Format for storing LiDAR data (LAS) or LiDAR data in zipped form (LAZ).  LiDAR (Light Detection and Ranging) measures terrain elevations by shining a pulsed laser from an airborne or spaceborne platform onto a surface and measuring reflected pulses.  Manifold imports LiDAR data from LAS format (LAZ is identical except for being compressed) as points in a drawing, with coordinate system normally assigned.


ico_nb_arrow_blue.png This is an experimental dataport subject to change.




To import from LAS format:


  1. Choose File-Import from the main menu.

  2. In the Import dialog browse to the folder containing data of interest.

  3. Double-click the file ending in .las or .laz for the data of interest.

  4. A table and a drawing will be created.





The current LiDAR dataport does not automatically build a spatial index on points: if we want to display the drawing we must first add a spatial index.    We double-click the pentagon table to open it.




We launch Edit - Schema and then click the <new index> command.   We Add an rtree index called Geom_x.



Next, we click the <new field> command under the newly-created Geom_x index and we Add the Geom field as a key field.  We press OK.  We can now open the pentagon Drawing.


We can double-click on drawings to view them.   For a more interesting display, we first create a new data source using a Bing street maps image server as shown in the Example: An Imageserver Tutorial topic.   We then create a map and drag and drop the Bing layer into the map, and then we drag and drop the pentagon Drawing into the map.




This particular data set contains over eight million points.  LiDAR data sets can contain billions of points.  The drawing appears in default formatting as a mass of gray points.   It is located in the right place since LAS format provides projection information.   We can use the Style  panel to assign a palette to color the elevation values in the drawing.




We use the Style panel in the Contents pane to color the points using a palette, assigning the same palette to coloring both the stroke color and fill color for points.    We have used the CB Spectral palette in reversed order.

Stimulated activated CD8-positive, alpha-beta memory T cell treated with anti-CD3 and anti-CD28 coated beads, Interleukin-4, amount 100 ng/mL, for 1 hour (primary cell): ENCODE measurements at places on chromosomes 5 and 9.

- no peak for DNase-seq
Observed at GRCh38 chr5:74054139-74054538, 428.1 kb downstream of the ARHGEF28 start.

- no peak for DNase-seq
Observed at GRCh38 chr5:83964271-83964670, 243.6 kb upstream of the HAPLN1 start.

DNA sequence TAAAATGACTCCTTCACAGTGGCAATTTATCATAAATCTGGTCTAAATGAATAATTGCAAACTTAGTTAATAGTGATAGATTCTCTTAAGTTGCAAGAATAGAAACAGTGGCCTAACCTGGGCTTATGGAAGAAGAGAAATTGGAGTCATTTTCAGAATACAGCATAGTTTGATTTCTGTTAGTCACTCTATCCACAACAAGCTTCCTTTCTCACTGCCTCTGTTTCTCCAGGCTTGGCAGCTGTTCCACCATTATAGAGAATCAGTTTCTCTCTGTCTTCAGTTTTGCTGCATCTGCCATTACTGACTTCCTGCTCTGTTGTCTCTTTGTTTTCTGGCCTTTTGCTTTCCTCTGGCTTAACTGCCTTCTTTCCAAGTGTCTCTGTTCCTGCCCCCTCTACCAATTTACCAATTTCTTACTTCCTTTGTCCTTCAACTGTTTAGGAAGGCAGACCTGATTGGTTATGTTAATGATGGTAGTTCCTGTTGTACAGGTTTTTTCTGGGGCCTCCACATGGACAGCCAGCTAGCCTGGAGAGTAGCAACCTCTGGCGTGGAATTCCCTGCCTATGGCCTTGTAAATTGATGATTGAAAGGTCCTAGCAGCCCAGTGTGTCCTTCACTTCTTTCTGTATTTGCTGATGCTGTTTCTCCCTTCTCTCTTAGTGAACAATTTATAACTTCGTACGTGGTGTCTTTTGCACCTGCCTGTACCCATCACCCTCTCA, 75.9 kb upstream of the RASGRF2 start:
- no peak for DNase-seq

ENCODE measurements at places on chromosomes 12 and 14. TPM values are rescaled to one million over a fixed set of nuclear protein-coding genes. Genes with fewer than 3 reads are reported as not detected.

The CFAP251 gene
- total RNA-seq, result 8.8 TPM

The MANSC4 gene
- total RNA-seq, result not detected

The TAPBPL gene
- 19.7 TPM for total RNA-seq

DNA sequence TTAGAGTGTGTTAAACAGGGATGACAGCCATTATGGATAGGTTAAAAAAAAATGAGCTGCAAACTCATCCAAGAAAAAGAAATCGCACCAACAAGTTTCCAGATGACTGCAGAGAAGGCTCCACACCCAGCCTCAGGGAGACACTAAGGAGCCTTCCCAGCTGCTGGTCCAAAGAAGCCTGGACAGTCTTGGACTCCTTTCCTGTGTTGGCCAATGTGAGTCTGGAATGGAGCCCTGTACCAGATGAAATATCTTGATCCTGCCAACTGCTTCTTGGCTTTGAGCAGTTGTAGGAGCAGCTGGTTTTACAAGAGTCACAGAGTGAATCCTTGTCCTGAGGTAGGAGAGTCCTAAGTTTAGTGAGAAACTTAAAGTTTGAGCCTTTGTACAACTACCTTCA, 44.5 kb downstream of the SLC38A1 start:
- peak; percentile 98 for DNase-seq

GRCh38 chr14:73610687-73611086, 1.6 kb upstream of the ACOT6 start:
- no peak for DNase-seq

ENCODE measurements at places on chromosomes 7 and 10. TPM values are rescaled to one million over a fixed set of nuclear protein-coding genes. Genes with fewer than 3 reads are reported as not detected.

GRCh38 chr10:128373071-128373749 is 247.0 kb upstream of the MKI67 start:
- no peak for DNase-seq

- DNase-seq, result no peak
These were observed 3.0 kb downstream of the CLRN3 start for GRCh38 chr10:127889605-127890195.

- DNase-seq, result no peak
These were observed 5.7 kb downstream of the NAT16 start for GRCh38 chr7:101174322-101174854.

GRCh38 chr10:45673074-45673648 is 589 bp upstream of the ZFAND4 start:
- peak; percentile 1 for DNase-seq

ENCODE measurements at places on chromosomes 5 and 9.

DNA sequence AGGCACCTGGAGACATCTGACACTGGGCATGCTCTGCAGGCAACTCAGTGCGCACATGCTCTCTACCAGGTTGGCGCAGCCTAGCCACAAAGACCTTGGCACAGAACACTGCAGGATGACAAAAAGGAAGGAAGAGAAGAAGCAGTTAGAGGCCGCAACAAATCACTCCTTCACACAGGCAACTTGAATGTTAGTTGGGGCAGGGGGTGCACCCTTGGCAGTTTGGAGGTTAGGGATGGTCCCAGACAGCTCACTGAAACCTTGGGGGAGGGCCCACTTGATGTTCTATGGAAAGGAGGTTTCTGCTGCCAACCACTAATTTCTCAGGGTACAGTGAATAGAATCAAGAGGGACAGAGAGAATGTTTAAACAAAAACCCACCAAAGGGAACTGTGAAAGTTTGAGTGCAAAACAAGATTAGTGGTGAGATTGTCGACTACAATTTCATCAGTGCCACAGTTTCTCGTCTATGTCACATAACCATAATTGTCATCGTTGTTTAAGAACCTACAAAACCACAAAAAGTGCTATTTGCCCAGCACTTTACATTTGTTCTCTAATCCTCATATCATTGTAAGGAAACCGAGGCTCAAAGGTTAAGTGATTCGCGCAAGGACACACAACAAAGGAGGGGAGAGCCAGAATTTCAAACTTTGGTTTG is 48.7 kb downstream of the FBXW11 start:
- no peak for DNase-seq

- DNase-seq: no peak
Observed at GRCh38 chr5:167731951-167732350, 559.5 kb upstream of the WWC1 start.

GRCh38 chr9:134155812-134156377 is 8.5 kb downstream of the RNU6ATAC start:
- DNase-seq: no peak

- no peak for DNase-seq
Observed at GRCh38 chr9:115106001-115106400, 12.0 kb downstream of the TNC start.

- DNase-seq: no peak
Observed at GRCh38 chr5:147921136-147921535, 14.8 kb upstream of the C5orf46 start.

That provides a more sensible display.  In the illustration above, we have used square symbols for points.  The display shows LiDAR elevations for the Pentagon in the United States.





Zooming in, we can see better detail.   However, viewing LiDAR as colored points is neither efficient nor appealing.  We can do better by interpolating the vector point layer into a raster image using the Kriging transform template, as discussed in the Example: Vector to Raster using Kriging topic.


We drag and drop the resulting image into our map.  It appears all white, for lack of contrast, until we use the Style panel to apply interpolated grayscale color:




We use the settings above, two intervals with interpolation from black to white, to apply grayscale color based on the single channel, the height, in the image.




The result is a grayscale image where higher heights are brighter.


eg_import_las01_07c.png  eg_import_las01_07d.png


We can apply a color palette, the CB Spectral palette in reverse order, plus hill shading, as seen above.




The image appears very detailed because we have used Kriging to create a raster surface with a pixel at every meter.  A more detailed look at the same image is in the Gallery page of the Manifold website.


See Also











Edit - Schema


Contents - Transform






GRD, Surfer .GRD


Example: Spectacular Images and Data from Web Servers


Example: An Imageserver Tutorial


Example: Vector to Raster using Kriging